NewYorkCountryLawyer writes "The RIAA is going to have to face the music in Tampa, Florida, and answer the charges of extortion, trespass, conspiracy, unlicensed investigation, and computer fraud and abuse that have been leveled against them there. And the judge delivered his ruling against them in in pretty unceremonious fashion — receiving their dismissal motion last night, and denying the motion this morning. The RIAA's unvarying M.O., when hit with counterclaims, is to make a motion to dismiss them. It did just that in one Tampa case, UMG v. Del Cid, but the judge upheld 5 of the 6 counterclaims. The RIAA quickly settled that one. When a new case came up in the same Tampa courthouse before the very same judge, and the same 5 counterclaims were leveled against the record companies, I opined that 'it is highly unlikely that the RIAA will make a motion to dismiss counterclaims,' since I knew they'd be risking sanctions if they did. Well I guess I underestimated the chutzpah — or the propensity for frivolous motion practice — of the RIAA lawyers, as they in essence thumbed their nose at the judge, making the dismissal motion anyway, telling District Judge Richard A. Lazzara that his earlier decision had been wrong. The judge wasted no time telling the record companies that he did not agree (PDF)."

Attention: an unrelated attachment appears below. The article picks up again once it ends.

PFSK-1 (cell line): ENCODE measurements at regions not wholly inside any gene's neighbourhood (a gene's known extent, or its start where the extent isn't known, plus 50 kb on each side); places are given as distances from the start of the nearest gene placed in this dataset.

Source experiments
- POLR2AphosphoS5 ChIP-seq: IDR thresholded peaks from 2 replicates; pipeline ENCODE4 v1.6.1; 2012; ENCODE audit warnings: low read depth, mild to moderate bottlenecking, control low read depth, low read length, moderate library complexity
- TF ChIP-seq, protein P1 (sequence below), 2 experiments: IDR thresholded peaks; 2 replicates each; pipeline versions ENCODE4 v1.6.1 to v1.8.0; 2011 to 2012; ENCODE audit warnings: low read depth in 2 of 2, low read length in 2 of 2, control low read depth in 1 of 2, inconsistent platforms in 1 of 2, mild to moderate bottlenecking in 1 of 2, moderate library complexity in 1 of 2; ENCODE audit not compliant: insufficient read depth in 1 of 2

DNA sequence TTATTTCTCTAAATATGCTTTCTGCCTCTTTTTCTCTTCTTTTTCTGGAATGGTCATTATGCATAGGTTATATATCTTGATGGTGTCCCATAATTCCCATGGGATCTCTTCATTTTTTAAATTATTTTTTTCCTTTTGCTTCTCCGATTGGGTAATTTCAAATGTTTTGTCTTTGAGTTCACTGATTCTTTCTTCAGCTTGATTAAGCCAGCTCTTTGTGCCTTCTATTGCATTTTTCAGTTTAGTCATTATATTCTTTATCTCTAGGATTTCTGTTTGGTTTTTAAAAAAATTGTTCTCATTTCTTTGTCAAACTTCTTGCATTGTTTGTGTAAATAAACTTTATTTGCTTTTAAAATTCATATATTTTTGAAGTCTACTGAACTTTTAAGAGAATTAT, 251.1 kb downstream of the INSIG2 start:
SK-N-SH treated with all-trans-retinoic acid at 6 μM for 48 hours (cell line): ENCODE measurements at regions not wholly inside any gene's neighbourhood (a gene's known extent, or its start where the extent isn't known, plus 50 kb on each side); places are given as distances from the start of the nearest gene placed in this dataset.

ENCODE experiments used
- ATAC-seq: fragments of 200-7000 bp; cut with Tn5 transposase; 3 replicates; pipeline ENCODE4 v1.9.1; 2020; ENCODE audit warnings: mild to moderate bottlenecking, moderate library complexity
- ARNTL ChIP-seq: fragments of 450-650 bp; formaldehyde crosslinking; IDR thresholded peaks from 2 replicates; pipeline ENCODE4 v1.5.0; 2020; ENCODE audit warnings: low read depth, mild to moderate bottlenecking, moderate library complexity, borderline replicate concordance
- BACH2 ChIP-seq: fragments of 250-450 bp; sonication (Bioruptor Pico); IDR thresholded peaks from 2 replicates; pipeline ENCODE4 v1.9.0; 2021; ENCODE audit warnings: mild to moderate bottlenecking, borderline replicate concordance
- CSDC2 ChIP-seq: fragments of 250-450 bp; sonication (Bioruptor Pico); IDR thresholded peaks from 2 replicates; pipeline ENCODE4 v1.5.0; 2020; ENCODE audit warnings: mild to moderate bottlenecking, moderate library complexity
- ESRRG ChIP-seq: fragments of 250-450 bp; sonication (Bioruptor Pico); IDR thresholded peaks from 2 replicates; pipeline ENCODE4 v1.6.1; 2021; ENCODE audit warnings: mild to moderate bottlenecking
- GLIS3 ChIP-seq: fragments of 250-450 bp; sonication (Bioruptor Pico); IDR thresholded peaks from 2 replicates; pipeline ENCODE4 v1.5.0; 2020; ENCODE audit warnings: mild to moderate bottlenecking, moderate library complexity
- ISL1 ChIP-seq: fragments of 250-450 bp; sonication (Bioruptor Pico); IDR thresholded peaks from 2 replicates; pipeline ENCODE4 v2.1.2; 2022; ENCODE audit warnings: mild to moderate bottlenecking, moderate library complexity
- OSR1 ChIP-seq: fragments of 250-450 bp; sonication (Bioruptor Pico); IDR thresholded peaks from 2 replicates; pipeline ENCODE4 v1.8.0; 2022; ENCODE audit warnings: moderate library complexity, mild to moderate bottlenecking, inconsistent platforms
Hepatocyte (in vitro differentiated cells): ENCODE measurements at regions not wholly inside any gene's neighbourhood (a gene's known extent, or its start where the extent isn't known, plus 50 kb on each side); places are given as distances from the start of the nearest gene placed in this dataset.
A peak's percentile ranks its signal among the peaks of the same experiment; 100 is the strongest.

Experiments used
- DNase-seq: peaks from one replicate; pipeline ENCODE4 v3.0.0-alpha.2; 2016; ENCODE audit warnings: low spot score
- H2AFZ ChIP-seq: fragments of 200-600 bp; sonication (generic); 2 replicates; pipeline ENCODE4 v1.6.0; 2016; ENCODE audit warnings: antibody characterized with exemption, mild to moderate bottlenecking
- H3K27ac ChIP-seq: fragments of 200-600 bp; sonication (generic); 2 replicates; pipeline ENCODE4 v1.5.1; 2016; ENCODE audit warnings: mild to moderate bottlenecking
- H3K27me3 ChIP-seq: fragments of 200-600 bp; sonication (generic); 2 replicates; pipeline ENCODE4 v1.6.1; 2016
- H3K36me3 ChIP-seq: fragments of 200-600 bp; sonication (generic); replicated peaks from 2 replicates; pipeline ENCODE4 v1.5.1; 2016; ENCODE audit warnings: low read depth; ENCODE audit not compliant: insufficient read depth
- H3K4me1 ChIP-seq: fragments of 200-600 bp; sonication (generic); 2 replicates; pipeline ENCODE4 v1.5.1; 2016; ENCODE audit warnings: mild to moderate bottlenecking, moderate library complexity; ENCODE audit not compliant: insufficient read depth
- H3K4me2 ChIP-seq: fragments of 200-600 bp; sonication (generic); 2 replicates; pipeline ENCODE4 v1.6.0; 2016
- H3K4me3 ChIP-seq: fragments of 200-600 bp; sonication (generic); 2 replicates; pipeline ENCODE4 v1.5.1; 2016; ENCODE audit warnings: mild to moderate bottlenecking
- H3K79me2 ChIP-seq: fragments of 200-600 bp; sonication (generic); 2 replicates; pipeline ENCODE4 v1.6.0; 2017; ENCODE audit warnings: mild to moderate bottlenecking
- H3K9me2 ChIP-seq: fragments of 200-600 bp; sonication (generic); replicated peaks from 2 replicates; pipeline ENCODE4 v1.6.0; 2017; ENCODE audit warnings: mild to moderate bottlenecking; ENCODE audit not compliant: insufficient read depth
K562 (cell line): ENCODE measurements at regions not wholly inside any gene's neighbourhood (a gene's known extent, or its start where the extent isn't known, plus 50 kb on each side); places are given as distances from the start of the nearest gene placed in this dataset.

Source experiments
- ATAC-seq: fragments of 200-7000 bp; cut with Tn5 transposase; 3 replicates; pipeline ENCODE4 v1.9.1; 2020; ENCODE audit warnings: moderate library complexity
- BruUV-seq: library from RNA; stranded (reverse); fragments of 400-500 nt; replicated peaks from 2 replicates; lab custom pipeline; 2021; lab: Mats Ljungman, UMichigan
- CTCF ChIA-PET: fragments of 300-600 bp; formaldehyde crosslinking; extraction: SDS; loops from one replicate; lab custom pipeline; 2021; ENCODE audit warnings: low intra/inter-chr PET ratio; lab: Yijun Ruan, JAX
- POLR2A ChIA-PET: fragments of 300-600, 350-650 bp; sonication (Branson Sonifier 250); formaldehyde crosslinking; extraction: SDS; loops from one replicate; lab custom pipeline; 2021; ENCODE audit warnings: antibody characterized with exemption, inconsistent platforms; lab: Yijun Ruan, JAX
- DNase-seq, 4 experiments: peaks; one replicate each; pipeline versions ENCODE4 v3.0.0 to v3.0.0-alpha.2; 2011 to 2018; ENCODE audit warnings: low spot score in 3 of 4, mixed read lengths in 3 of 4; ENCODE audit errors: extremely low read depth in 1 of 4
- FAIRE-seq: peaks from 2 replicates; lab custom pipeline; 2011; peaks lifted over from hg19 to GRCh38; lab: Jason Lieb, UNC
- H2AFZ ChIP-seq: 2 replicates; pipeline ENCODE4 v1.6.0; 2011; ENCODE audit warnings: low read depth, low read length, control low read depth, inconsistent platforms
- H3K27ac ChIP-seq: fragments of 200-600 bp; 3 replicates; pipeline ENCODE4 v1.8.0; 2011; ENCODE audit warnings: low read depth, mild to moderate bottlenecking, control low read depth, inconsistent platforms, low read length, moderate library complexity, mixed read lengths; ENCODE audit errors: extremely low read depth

The ideal voice for radio may be defined as showing no substance, no sex,
no owner, and a message of importance for every housewife.
-- Harry V. Wade